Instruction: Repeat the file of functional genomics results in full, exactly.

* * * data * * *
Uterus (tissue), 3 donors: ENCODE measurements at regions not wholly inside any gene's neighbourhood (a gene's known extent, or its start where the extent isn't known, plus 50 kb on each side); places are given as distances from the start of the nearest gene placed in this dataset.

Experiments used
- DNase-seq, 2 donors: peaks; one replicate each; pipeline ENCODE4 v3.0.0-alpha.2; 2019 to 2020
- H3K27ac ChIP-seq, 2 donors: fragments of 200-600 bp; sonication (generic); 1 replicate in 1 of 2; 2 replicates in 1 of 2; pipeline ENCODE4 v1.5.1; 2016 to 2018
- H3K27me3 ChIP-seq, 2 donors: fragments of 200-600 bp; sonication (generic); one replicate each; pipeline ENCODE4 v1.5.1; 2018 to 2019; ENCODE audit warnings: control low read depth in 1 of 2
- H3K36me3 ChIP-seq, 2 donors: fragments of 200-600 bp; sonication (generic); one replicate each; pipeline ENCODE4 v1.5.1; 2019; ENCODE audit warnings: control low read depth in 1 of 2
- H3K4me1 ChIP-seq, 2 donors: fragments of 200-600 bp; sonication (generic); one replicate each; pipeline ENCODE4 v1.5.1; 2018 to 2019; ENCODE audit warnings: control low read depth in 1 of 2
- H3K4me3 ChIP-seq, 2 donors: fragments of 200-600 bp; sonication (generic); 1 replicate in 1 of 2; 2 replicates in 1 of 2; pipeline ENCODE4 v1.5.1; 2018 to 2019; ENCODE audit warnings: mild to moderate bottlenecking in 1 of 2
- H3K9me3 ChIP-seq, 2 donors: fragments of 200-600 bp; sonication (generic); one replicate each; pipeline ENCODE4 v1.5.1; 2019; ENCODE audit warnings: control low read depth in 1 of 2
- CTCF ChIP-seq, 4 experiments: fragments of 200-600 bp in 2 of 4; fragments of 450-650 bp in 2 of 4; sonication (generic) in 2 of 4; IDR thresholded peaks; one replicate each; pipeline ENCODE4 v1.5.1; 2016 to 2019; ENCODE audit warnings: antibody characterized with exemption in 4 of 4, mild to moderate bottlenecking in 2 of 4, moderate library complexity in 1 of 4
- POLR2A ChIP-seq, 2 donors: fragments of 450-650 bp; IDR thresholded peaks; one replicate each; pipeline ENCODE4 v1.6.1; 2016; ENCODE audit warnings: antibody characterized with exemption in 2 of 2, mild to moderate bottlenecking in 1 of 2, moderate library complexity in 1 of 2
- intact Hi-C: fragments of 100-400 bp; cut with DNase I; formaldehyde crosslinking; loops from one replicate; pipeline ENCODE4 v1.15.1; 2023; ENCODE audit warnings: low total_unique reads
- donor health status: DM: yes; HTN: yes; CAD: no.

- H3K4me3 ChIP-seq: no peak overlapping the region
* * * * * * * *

Uterus (tissue), 3 donors: ENCODE measurements at regions not wholly inside any gene's neighbourhood (a gene's known extent, or its start where the extent isn't known, plus 50 kb on each side); places are given as distances from the start of the nearest gene placed in this dataset.

Experiments used
- DNase-seq, 2 donors: peaks; one replicate each; pipeline ENCODE4 v3.0.0-alpha.2; 2019 to 2020
- H3K27ac ChIP-seq, 2 donors: fragments of 200-600 bp; sonication (generic); 1 replicate in 1 of 2; 2 replicates in 1 of 2; pipeline ENCODE4 v1.5.1; 2016 to 2018
- H3K27me3 ChIP-seq, 2 donors: fragments of 200-600 bp; sonication (generic); one replicate each; pipeline ENCODE4 v1.5.1; 2018 to 2019; ENCODE audit warnings: control low read depth in 1 of 2
- H3K36me3 ChIP-seq, 2 donors: fragments of 200-600 bp; sonication (generic); one replicate each; pipeline ENCODE4 v1.5.1; 2019; ENCODE audit warnings: control low read depth in 1 of 2
- H3K4me1 ChIP-seq, 2 donors: fragments of 200-600 bp; sonication (generic); one replicate each; pipeline ENCODE4 v1.5.1; 2018 to 2019; ENCODE audit warnings: control low read depth in 1 of 2
- H3K4me3 ChIP-seq, 2 donors: fragments of 200-600 bp; sonication (generic); 1 replicate in 1 of 2; 2 replicates in 1 of 2; pipeline ENCODE4 v1.5.1; 2018 to 2019; ENCODE audit warnings: mild to moderate bottlenecking in 1 of 2
- H3K9me3 ChIP-seq, 2 donors: fragments of 200-600 bp; sonication (generic); one replicate each; pipeline ENCODE4 v1.5.1; 2019; ENCODE audit warnings: control low read depth in 1 of 2
- CTCF ChIP-seq, 4 experiments: fragments of 200-600 bp in 2 of 4; fragments of 450-650 bp in 2 of 4; sonication (generic) in 2 of 4; IDR thresholded peaks; one replicate each; pipeline ENCODE4 v1.5.1; 2016 to 2019; ENCODE audit warnings: antibody characterized with exemption in 4 of 4, mild to moderate bottlenecking in 2 of 4, moderate library complexity in 1 of 4
- POLR2A ChIP-seq, 2 donors: fragments of 450-650 bp; IDR thresholded peaks; one replicate each; pipeline ENCODE4 v1.6.1; 2016; ENCODE audit warnings: antibody characterized with exemption in 2 of 2, mild to moderate bottlenecking in 1 of 2, moderate library complexity in 1 of 2
- intact Hi-C: fragments of 100-400 bp; cut with DNase I; formaldehyde crosslinking; loops from one replicate; pipeline ENCODE4 v1.15.1; 2023; ENCODE audit warnings: low total_unique reads
- donor health status: DM: yes; HTN: yes; CAD: no.

- H3K4me3 ChIP-seq: no peak overlapping the region